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    Maybe your neighbor buys from them. ;lol
    The biggest reason yours doesn't smoke is because that stove is as you know very leaky. It's letting in so much air that it can't really smoke and you are burning scrap wood. Your neighbors are burning cord wood, it's likely unseasoned and their stove is tight, so when they reduce the air too far, it smokes. You'd be surprised how many people don't know how to run a modern stove properly, they are really missing out.

    Here is an example of wood that is "seasoned" The first pic was standing dead for 5 years, the second had leaves on it when it was cut the same day.

    Attached Files:

  11. NBABUCKS1

    NBABUCKS1 New Member

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    When the secondaries stop going off (stove top temp is less then 400) should I start to open the air a little bit to get the temp back up over 400 and the secondaries going again?
  12. Backwoods Savage

    Backwoods Savage Minister of Fire

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    First thing you need to do is just enjoy that wonderful aroma of the wood but don't think that the smell has anything to do with how it will burn.

    Second. If that fellow is just cutting up the tree, that wood is not seasoned, even if they were cut down 5 years ago.

    Third. Unless you know what kind of wood it is, it is difficult for anyone on this forum to properly assist you.

    Forth. I know guys who have sold wood for 20 years. They have "satisfied customers." They also have some very ignorant customers because they don't know what wood is what, don't know what dry wood is and don't even know what a cord of wood is. Consequently, this fellow just tells a story and they buy it. Many also have big problems and he has lost several customers because they simply got tired of the problems and quit burning wood. Had someone educated them, they no doubt would be very happy burning wood but first, you have to do the same thing you do with your vehicles. You have to put good fuel in them in order to get good output.

    Good luck.
  13. webby3650

    webby3650 Master of Fire

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    I like that! I'll have to remember this.
    Backwoods Savage likes this.
  14. aansorge

    aansorge Minister of Fire

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    When it is real cold I sometimes will to speed up the burn. By speeding up the burn I'll get a new load in sooner that will produce more heat. This is if you have an undersized stove for your house and are trying to heat the place! If your stove is doing a good job heating the place, leave the air turned down to extend the burn time and use less wood.

    The above is with my Enerzone not my blaze king.
  15. NBABUCKS1

    NBABUCKS1 New Member

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    I just don't want to choke it down to the point where I could be creating creosote.
  16. northwinds

    northwinds Minister of Fire

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    When the secondaries go off because you're at the end of a burn cycle and the temperature is drifting down, all of volatile gases in the wood which contribute to creosote have already been burned off. If the secondaries go off at the beginning of the cycle because the wood is either unseasoned and/or the air has been reduced too fast, then, yes, you want to open up the air a bit to get the temperature high enough to burn off the smoke still being emitted by the wood.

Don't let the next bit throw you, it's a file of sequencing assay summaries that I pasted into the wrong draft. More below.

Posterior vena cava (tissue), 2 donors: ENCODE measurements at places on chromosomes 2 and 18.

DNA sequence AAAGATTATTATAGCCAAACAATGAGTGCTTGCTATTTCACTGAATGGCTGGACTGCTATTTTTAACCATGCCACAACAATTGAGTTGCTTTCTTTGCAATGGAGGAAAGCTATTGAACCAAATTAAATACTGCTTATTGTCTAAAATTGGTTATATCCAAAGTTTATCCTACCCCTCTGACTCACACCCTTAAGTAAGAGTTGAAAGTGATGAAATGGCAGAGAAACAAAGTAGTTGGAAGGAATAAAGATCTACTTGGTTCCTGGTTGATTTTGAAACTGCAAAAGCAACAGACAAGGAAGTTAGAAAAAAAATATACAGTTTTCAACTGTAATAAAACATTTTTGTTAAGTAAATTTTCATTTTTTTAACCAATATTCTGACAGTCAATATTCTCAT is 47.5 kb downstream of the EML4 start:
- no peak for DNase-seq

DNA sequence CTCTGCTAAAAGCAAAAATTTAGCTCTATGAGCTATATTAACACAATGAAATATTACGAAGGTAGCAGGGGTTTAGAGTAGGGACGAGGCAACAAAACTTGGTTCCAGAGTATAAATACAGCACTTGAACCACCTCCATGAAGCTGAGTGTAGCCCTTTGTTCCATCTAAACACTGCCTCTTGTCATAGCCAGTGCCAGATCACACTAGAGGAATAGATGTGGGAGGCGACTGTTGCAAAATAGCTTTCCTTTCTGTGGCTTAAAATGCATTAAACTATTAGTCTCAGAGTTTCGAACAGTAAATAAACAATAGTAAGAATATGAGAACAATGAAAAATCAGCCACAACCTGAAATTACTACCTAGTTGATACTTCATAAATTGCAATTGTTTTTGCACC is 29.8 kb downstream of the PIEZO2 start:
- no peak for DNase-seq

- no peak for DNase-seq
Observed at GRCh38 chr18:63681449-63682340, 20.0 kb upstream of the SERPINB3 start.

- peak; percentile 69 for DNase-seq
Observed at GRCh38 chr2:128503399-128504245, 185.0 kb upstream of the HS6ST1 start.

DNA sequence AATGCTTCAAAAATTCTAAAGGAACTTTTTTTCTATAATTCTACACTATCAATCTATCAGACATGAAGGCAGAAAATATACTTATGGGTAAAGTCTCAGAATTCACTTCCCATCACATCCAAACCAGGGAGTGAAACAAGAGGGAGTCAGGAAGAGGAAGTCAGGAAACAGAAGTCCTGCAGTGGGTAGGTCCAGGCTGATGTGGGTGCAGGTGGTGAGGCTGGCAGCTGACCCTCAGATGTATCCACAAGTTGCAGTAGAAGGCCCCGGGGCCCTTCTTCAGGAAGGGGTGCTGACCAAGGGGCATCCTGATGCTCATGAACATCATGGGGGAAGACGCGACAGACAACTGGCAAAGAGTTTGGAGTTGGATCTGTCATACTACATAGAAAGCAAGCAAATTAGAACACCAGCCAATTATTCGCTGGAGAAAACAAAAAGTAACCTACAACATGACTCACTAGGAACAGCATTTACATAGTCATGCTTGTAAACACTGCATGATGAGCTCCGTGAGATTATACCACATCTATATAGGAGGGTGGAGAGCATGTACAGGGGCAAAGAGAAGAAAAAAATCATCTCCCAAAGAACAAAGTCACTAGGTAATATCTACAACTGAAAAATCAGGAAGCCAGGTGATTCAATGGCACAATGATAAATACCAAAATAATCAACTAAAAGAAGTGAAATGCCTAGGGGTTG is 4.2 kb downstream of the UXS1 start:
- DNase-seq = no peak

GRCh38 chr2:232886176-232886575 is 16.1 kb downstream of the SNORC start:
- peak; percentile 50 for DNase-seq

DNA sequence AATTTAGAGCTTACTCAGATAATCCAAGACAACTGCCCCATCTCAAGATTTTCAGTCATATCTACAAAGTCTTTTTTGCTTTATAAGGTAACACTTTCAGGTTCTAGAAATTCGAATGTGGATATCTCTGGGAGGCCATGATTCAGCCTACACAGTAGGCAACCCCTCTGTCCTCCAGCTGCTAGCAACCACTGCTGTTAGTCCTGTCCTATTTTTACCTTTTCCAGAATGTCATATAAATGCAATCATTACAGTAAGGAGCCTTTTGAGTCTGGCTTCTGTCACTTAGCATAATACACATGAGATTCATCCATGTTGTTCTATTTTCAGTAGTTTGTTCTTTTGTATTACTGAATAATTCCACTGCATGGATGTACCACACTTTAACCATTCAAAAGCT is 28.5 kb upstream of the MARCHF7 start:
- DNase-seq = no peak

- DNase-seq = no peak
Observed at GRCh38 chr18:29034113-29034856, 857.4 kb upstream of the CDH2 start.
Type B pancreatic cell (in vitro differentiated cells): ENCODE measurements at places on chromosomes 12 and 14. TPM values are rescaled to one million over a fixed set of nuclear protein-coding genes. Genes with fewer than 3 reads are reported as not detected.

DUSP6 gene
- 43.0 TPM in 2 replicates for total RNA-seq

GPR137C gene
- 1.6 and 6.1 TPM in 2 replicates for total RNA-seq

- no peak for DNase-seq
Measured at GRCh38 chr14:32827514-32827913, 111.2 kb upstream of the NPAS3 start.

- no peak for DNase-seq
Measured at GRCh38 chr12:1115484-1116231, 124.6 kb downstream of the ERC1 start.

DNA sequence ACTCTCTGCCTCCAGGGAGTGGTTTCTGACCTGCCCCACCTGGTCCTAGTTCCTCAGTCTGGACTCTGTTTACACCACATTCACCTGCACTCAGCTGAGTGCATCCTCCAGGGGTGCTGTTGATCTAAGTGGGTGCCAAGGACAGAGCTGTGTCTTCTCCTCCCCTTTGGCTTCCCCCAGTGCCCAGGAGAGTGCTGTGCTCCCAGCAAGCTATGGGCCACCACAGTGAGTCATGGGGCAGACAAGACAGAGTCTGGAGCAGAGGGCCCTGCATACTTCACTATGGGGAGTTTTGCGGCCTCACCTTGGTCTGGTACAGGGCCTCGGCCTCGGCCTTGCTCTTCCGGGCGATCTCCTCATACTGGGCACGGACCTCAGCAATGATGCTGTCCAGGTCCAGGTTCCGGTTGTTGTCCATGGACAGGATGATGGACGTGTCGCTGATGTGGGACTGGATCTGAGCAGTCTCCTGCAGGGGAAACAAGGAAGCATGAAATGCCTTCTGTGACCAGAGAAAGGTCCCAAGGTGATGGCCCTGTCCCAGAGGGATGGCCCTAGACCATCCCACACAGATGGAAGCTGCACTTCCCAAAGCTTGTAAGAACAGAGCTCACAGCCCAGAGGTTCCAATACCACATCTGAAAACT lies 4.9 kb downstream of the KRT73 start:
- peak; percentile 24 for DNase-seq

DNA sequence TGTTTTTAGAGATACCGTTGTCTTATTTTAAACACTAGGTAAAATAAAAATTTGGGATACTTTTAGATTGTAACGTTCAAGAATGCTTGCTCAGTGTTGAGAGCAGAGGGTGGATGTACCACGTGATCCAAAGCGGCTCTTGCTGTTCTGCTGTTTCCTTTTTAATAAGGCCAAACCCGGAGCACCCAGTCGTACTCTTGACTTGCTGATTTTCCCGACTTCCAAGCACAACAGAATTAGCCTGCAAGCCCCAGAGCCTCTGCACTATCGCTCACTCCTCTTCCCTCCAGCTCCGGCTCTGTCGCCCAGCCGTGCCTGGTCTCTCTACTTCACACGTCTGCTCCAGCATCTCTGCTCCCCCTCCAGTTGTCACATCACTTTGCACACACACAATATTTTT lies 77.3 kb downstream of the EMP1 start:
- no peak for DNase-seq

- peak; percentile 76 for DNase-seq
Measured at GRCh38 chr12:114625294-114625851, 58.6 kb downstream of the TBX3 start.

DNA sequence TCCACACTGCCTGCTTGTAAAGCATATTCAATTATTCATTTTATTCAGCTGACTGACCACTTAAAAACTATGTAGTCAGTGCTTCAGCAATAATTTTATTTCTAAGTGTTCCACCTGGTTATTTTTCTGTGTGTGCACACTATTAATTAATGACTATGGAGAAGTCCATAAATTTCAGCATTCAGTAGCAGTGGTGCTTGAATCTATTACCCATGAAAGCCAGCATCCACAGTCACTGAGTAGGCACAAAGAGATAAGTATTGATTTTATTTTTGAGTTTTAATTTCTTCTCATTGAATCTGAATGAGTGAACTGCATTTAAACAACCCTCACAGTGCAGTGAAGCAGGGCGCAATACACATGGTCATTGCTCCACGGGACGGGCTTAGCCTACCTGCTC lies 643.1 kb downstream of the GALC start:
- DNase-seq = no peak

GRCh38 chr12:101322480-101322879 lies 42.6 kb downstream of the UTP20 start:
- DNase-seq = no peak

Backwoods Savage likes this.
  17. aansorge

    aansorge Minister of Fire

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    If you have dry wood you will make little to no creosote during an entire heating season. Assuming your flue is good. These new stoves are great....
    Backwoods Savage and webby3650 like this.
  18. Fred Wisconsin

    Fred Wisconsin New Member

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    well........I'd agree with the Others who said you don't really have dry wood, so you'll get less heat out of the stove than possible. I would also be wondering if you actually have enough wood.........

    Now I just bought one of these, and the ONLY reason I bought it is to take the chill off, rather than to heat. My choice was between giving USSC $250 or the electric company $250, and I opted for being able to sell this stove as soon as I finish paying for a Jotul TL50.

    So while I have used this size stove before I have some questions, also.

    I'm assuming to start with stove flange damper open until good bed of coals established, add another stick or two, then shut down - it doesn't shut down far. Then close sliding plate air inlet, wait an hour or two, and repeat.

    I've already got a fire brick covering the streaks for air intake in the sliding plate, as there are plenty of "not air tight" openings by the door bottom.

    I placed fire brick horizontally across the bottom of the stove. Instructions called for fire brick or sand, which would result in two very different coverings unless the brick is cut to size.So right now I have an air gap under the bricks, slowly filling up with ash.

    I am wondering if I would like to add some brick horizontally on edge across the back of the stove to slightly increase heat retention (I already have the fire brick, not looking to spend more money).

    A possibility is adding a shelf on the inside - the removable top from an older version of the same stove. Goal would be to create a baffle to increase time that heat is inside stove, or at worst to simply add heatable mass.

    I'm building all the fires in the front of the stove using my shortest pieces of wood.

    Thanks !
    • ==c
  19. Backwoods Savage

    Backwoods Savage Minister of Fire

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    Choking it down could assist with the creosote but if you get creosote, the wood is not dry enough.